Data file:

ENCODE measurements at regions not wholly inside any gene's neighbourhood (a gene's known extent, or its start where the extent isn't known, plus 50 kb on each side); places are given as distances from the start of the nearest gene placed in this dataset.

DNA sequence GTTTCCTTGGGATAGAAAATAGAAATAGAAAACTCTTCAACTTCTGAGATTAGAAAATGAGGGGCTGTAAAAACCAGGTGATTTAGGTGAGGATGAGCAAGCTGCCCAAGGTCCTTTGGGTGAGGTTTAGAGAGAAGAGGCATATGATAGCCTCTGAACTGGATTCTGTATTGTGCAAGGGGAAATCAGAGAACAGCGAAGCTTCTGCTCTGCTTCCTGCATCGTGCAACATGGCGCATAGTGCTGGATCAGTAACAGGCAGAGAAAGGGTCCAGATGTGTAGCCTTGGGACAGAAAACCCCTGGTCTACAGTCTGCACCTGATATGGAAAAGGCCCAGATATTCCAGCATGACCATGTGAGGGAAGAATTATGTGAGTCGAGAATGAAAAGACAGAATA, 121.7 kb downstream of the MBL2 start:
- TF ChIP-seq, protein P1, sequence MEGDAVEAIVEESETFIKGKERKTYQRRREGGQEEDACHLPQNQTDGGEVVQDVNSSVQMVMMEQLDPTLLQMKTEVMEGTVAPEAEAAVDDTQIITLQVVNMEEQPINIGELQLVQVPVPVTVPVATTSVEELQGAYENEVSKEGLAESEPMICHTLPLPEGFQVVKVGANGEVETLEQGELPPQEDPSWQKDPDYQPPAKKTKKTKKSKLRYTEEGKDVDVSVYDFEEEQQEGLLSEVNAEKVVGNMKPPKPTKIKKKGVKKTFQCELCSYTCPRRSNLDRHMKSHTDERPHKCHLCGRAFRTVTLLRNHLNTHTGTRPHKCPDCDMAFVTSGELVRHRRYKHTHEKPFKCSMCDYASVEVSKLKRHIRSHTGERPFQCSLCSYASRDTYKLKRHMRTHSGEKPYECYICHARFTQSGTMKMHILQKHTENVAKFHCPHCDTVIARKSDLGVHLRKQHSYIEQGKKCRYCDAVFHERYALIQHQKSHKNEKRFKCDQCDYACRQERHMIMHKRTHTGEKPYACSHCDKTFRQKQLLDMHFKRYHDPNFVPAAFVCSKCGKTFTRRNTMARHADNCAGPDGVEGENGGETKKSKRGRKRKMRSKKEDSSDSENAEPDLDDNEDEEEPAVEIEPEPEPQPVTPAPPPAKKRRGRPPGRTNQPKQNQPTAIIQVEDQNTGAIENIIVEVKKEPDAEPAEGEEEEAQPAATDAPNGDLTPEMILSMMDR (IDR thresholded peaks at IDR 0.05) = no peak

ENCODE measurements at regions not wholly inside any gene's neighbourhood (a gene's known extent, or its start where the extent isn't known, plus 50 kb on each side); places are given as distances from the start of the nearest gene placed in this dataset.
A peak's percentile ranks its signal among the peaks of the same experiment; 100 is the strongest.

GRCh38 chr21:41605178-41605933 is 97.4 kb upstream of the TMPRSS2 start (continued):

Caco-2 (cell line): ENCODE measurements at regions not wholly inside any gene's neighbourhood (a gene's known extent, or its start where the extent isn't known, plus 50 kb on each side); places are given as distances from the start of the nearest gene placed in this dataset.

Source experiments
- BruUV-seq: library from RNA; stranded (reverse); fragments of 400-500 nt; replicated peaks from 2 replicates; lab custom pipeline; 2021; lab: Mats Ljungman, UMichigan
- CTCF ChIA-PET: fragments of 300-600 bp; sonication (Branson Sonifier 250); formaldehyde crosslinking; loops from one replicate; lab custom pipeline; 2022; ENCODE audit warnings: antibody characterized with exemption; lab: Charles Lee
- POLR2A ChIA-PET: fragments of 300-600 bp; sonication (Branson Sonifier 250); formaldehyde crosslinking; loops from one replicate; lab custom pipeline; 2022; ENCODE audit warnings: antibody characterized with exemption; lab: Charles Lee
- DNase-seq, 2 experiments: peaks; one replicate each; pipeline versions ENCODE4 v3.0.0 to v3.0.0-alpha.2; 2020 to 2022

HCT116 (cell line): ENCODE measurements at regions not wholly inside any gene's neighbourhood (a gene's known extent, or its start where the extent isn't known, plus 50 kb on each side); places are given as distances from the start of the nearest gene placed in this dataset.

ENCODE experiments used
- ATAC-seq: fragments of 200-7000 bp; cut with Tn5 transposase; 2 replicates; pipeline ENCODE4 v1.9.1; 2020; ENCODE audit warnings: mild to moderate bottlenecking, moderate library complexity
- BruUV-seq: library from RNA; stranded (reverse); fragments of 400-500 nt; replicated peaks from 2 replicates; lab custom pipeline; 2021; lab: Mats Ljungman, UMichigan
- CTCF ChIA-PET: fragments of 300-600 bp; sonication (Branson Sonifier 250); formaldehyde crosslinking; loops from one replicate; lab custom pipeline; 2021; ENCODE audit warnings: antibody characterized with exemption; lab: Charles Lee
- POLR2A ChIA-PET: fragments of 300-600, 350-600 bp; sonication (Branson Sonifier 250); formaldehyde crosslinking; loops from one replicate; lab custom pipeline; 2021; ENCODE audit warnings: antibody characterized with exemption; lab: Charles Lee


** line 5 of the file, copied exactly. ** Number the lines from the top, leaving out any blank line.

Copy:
A peak's percentile ranks its signal among the peaks of the same experiment; 100 is the strongest.